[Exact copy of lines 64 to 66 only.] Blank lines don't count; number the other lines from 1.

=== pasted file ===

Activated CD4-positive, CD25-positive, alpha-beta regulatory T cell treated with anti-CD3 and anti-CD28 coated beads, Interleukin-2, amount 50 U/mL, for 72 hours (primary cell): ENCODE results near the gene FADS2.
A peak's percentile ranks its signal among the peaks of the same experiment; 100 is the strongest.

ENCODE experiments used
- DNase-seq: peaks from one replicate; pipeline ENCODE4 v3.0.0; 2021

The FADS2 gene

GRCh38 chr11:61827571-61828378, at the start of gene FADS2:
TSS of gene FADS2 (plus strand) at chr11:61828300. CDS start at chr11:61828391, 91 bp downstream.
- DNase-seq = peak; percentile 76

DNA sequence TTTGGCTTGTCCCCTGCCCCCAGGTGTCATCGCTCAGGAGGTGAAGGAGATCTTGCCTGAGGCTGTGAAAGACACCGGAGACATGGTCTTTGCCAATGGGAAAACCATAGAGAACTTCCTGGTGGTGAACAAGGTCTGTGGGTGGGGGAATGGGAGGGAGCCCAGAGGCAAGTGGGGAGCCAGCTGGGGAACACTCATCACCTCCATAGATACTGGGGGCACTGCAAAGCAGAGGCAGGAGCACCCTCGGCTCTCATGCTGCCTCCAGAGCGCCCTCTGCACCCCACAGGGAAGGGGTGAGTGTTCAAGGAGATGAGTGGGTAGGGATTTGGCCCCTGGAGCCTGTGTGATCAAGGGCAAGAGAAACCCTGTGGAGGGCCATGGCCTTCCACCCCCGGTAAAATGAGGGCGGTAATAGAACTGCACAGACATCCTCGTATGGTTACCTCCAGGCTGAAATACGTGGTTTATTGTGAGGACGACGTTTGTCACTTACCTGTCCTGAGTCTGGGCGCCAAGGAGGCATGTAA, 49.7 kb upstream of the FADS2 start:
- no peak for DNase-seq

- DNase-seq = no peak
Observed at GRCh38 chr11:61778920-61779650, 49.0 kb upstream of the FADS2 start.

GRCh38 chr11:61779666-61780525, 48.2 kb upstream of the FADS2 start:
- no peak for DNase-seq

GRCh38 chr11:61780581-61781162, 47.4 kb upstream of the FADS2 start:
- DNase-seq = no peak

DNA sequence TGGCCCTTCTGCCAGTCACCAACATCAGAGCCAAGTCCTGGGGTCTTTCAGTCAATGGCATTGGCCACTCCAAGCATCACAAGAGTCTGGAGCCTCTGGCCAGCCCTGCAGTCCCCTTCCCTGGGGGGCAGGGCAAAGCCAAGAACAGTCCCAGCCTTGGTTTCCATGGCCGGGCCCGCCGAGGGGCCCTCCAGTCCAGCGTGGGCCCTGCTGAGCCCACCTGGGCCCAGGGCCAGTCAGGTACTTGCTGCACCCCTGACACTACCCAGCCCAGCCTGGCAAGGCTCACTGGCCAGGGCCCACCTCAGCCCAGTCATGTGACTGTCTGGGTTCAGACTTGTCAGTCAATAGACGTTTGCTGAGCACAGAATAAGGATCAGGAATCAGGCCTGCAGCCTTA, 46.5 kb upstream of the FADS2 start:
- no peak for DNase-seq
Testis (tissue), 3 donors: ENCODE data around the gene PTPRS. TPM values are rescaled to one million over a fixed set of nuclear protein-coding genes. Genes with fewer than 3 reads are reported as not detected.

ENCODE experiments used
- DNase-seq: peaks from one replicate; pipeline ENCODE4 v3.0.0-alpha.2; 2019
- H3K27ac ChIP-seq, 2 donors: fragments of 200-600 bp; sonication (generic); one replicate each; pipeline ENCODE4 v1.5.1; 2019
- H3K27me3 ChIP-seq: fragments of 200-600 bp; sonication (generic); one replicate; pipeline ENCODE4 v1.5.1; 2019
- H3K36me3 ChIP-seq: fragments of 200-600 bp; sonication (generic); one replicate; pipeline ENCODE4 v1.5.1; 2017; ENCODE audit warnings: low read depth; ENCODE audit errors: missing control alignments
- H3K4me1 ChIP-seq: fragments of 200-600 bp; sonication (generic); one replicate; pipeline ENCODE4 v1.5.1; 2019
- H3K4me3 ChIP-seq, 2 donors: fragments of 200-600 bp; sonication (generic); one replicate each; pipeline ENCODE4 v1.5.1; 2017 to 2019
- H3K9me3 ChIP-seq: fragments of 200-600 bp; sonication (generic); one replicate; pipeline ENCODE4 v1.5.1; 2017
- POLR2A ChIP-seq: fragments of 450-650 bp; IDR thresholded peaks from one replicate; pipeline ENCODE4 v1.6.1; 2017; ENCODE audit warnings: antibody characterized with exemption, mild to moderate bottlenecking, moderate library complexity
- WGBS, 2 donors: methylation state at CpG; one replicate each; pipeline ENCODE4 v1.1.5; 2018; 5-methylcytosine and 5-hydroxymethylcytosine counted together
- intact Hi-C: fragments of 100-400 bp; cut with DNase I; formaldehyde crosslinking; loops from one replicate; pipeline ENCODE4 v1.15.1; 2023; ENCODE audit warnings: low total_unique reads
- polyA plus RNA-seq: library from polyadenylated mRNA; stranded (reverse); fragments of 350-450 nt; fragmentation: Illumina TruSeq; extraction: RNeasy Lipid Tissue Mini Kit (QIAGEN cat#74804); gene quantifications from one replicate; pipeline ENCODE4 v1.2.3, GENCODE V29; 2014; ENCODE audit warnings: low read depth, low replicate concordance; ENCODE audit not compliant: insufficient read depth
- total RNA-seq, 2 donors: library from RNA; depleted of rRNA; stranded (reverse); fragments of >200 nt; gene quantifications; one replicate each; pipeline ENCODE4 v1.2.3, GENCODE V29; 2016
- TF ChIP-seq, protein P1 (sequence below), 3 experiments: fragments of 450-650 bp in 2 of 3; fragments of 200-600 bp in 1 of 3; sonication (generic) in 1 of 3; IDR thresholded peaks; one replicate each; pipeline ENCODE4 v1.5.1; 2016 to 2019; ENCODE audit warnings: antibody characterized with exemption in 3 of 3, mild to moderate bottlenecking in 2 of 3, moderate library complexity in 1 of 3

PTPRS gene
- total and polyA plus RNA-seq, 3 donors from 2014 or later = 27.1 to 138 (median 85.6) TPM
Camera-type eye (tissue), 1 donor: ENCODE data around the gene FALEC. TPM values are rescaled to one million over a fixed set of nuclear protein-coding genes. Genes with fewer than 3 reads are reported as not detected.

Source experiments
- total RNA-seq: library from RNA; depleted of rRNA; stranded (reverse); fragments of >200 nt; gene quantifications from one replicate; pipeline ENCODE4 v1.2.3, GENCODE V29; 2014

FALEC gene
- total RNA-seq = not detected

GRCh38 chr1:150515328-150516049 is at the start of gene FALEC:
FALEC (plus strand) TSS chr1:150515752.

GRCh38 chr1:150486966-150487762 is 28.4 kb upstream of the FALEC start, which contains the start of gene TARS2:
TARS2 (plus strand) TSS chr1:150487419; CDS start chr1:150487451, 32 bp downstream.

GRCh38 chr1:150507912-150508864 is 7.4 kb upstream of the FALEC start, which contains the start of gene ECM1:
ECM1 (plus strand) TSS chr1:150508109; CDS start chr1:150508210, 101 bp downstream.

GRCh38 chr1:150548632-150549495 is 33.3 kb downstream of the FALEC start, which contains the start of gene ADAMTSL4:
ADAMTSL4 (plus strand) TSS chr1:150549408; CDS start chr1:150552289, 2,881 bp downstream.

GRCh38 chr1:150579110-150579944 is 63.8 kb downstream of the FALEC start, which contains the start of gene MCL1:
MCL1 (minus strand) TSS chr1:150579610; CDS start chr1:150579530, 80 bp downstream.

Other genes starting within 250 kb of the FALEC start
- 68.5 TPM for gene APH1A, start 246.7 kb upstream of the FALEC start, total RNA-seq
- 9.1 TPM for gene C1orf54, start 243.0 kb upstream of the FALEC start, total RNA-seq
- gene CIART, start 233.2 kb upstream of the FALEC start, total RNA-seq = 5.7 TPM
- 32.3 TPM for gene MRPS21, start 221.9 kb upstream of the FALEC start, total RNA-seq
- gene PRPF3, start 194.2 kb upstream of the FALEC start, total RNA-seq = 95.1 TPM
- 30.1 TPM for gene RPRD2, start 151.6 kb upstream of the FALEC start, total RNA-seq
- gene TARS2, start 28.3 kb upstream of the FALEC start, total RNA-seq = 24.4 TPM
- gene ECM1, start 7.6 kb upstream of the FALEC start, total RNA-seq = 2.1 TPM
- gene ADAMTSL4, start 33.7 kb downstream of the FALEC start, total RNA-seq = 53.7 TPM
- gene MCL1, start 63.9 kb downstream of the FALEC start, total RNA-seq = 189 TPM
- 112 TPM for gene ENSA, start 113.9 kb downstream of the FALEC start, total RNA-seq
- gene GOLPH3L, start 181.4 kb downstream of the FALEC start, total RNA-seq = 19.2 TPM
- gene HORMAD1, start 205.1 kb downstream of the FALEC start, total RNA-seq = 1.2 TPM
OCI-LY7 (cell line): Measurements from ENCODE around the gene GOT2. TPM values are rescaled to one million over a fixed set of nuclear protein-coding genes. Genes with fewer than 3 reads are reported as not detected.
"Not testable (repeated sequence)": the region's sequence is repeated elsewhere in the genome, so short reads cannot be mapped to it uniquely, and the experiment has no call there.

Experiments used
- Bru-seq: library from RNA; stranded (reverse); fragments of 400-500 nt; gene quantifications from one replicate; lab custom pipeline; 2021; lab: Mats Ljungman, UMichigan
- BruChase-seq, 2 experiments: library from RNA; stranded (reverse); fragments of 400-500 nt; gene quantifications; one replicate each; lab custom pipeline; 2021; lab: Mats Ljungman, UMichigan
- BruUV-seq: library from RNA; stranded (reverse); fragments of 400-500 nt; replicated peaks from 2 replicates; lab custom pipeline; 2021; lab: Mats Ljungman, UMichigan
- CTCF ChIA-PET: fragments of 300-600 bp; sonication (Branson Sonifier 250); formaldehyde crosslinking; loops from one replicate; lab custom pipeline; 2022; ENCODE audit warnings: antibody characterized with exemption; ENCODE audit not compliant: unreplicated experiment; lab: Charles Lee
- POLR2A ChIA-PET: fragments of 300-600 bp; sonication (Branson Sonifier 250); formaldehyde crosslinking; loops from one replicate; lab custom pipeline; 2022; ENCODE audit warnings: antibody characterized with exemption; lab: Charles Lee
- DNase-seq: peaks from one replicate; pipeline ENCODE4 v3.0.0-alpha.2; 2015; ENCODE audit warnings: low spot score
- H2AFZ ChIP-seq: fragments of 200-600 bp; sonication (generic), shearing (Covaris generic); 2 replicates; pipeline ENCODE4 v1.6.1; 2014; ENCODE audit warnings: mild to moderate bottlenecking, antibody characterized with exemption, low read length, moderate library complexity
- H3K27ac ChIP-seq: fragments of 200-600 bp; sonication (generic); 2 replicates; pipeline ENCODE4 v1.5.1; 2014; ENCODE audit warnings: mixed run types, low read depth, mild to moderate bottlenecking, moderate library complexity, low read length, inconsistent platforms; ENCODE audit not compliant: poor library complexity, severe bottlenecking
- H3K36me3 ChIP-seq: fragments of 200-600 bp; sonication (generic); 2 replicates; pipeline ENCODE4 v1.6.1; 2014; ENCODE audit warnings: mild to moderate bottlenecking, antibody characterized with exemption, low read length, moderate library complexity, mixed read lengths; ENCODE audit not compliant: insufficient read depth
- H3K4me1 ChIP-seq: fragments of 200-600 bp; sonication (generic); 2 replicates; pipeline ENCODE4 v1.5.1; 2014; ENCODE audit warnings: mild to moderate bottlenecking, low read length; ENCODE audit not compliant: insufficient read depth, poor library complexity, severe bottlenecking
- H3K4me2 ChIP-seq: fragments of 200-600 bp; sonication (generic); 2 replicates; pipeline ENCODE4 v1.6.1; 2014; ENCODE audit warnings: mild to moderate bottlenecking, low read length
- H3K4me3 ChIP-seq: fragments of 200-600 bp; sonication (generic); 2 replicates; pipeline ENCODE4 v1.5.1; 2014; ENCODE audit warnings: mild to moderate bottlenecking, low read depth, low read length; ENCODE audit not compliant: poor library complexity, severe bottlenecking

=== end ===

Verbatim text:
- gene HORMAD1, start 205.1 kb downstream of the FALEC start, total RNA-seq = 1.2 TPM
OCI-LY7 (cell line): Measurements from ENCODE around the gene GOT2. TPM values are rescaled to one million over a fixed set of nuclear protein-coding genes. Genes with fewer than 3 reads are reported as not detected.
"Not testable (repeated sequence)": the region's sequence is repeated elsewhere in the genome, so short reads cannot be mapped to it uniquely, and the experiment has no call there.